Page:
Parents in Adelanto, Calif., fought teachers, the school district and even resistant parents to use the state's "parent trigger" law to force the district to allow a charter program take over the operations of failing Desert Trails Elementary School.
Now called Desert Trails Preparatory Academy, it opens its doors on Monday as the first of its kind, and many education reformers (and opponents) are watching. Politico notes:
A grand experiment in letting parents seize control of their neighborhood schools is unfolding in an impoverished Mojave Desert town — and lawmakers as far away as Pennsylvania, Florida and Michigan are watching, and pondering the implications for troubled schools in their own states.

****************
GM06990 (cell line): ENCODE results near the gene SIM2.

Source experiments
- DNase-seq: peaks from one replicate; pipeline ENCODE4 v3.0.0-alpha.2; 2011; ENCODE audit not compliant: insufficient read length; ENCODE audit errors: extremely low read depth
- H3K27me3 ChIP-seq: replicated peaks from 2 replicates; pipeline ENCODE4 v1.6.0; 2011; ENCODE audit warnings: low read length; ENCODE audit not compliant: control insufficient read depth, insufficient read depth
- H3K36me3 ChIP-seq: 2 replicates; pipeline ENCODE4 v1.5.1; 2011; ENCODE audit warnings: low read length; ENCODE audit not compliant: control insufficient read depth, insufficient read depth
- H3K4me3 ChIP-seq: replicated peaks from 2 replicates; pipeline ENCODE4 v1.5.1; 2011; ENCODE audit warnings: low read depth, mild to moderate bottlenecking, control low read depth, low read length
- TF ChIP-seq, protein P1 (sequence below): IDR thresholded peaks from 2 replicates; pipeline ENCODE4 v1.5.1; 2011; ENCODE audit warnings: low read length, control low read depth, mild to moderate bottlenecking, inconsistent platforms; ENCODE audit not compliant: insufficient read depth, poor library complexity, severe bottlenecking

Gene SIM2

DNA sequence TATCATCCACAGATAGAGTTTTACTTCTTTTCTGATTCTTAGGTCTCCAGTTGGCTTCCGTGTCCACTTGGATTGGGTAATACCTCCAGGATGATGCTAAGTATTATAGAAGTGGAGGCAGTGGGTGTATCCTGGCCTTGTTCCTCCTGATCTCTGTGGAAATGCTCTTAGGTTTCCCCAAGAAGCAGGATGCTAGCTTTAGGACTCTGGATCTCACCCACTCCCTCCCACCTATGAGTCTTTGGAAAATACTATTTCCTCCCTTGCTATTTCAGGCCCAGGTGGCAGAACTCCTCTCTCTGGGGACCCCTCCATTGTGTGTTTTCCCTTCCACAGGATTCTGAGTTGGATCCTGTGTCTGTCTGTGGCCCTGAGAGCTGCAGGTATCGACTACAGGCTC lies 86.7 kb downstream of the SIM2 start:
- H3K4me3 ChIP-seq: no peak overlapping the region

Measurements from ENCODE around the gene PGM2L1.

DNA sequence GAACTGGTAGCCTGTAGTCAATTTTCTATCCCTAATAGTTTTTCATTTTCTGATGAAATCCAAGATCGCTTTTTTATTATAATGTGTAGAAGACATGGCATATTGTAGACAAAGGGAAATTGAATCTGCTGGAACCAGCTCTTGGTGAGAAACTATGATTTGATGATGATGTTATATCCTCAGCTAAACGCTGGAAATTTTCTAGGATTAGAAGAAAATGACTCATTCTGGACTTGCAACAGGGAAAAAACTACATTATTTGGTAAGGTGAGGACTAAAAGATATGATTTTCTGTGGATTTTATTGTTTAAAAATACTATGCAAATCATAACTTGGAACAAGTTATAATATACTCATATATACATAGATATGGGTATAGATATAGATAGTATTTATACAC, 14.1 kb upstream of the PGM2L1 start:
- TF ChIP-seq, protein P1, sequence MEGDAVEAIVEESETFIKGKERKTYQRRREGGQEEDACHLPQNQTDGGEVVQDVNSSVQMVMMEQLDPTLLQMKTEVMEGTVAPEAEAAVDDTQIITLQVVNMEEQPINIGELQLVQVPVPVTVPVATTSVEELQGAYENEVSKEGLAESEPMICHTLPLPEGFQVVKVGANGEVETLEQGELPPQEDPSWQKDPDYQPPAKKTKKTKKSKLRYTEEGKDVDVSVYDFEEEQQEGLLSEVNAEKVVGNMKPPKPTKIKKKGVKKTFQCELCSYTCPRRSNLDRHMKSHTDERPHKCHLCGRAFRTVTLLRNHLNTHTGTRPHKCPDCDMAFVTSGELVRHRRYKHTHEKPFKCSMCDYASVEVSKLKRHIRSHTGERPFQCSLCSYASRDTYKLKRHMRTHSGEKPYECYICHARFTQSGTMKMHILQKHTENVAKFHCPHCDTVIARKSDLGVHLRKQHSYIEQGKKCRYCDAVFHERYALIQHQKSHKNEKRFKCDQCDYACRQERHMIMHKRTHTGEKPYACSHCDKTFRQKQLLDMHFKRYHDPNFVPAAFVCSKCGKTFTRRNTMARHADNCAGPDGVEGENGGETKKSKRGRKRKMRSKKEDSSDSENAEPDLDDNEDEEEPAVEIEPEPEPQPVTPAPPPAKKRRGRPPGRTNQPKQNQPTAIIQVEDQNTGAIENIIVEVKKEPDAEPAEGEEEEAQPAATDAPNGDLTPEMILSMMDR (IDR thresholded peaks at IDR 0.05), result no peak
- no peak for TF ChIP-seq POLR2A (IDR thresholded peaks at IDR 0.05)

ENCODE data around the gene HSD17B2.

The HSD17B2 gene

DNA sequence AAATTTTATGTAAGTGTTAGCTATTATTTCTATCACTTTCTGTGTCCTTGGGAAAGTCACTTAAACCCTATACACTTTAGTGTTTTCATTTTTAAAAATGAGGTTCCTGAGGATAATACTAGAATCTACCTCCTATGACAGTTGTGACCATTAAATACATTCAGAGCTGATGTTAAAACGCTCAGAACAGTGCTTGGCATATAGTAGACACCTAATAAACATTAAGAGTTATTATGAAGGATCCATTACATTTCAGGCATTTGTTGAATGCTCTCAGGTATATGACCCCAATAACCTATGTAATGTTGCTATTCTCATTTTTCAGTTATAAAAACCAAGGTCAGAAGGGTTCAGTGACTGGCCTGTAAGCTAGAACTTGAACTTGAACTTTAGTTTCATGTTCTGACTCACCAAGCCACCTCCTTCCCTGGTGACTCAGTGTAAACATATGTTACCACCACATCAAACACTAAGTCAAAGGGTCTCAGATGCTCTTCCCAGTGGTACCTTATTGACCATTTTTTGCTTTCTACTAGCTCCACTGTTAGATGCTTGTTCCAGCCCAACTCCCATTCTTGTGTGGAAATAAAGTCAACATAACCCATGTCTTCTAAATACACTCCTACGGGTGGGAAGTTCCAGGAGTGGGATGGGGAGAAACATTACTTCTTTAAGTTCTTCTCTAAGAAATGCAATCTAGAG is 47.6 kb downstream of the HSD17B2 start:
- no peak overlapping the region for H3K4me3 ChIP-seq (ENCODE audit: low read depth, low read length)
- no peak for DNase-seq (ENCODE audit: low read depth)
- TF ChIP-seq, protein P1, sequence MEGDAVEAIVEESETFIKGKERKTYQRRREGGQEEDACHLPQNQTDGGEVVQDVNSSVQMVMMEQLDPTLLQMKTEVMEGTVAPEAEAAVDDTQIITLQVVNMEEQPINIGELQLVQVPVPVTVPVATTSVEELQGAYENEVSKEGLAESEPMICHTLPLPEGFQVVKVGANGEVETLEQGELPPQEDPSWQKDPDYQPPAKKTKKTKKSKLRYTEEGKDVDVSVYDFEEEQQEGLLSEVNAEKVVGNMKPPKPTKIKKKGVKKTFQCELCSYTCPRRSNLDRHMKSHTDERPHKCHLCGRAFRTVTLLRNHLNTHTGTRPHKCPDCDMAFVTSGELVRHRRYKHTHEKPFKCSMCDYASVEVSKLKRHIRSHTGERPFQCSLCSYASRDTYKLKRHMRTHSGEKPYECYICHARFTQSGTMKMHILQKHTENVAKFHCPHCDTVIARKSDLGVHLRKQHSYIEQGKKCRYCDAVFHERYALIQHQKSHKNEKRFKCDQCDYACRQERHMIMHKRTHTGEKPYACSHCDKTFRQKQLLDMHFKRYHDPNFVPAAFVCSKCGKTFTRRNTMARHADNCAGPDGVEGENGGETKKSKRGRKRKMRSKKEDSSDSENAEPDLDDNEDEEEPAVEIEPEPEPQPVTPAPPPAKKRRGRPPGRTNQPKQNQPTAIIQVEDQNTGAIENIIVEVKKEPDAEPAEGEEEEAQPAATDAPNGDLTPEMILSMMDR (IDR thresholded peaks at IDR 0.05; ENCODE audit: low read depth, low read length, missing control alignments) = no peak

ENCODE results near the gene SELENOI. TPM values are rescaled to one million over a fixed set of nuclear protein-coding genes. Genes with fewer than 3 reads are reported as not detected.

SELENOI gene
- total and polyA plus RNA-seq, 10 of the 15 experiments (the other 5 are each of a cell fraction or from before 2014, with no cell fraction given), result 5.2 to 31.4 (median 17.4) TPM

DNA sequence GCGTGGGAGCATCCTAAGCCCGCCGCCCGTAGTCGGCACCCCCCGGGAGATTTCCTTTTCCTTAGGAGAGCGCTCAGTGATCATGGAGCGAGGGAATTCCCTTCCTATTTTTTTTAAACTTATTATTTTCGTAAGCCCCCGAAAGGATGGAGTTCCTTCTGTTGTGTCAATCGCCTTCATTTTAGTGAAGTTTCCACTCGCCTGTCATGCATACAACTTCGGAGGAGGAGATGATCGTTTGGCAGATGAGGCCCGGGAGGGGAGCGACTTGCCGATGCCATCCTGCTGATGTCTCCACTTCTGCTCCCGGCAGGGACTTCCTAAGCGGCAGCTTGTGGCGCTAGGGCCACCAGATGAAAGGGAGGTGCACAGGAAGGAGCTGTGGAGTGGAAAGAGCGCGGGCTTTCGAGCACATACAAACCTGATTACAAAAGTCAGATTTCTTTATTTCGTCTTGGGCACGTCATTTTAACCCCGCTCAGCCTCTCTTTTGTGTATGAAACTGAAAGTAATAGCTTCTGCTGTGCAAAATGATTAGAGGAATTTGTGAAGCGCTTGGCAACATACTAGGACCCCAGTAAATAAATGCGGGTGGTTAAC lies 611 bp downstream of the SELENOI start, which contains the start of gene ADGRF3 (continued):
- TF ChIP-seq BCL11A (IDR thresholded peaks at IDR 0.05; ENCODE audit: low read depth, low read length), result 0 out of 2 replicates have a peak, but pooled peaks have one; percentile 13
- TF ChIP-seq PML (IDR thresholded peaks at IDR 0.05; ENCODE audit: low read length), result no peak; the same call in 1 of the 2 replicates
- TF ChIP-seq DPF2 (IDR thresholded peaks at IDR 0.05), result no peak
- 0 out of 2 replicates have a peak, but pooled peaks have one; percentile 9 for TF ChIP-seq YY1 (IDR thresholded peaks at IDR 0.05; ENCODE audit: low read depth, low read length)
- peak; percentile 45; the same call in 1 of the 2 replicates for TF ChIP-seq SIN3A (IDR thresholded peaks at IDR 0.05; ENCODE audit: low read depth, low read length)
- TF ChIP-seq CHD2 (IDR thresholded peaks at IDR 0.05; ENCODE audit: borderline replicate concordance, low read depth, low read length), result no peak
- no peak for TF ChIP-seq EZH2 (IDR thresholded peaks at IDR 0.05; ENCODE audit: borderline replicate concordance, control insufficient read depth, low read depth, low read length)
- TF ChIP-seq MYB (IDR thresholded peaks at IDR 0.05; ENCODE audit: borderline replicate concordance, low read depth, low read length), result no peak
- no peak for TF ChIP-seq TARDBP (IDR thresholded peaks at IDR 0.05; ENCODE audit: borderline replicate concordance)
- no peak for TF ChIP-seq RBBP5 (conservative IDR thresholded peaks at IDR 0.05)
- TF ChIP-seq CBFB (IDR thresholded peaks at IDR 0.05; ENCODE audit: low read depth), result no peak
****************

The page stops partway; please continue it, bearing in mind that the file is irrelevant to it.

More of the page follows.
Desert Trails Preparatory Academy in Adelanto, Calif., will open for the academic year on Monday as the first school in the nation to have been remade under a law that gives parents the power to take over a low-performing public school and fire the principal, dismiss teachers or bring in private management.
The law, known as "parent trigger," passed in California in 2010 and has since been adopted by six other states — Connecticut, Indiana, Louisiana, Mississippi, Ohio and Texas — though parents have not yet taken over schools in any of them.
Teachers unions are resistant but Politico notes more and more Democratic politicians are coming out in favor of the parent-controlled option. The success or failure of Desert Trails is going to be used as ammunition by one side or the other.
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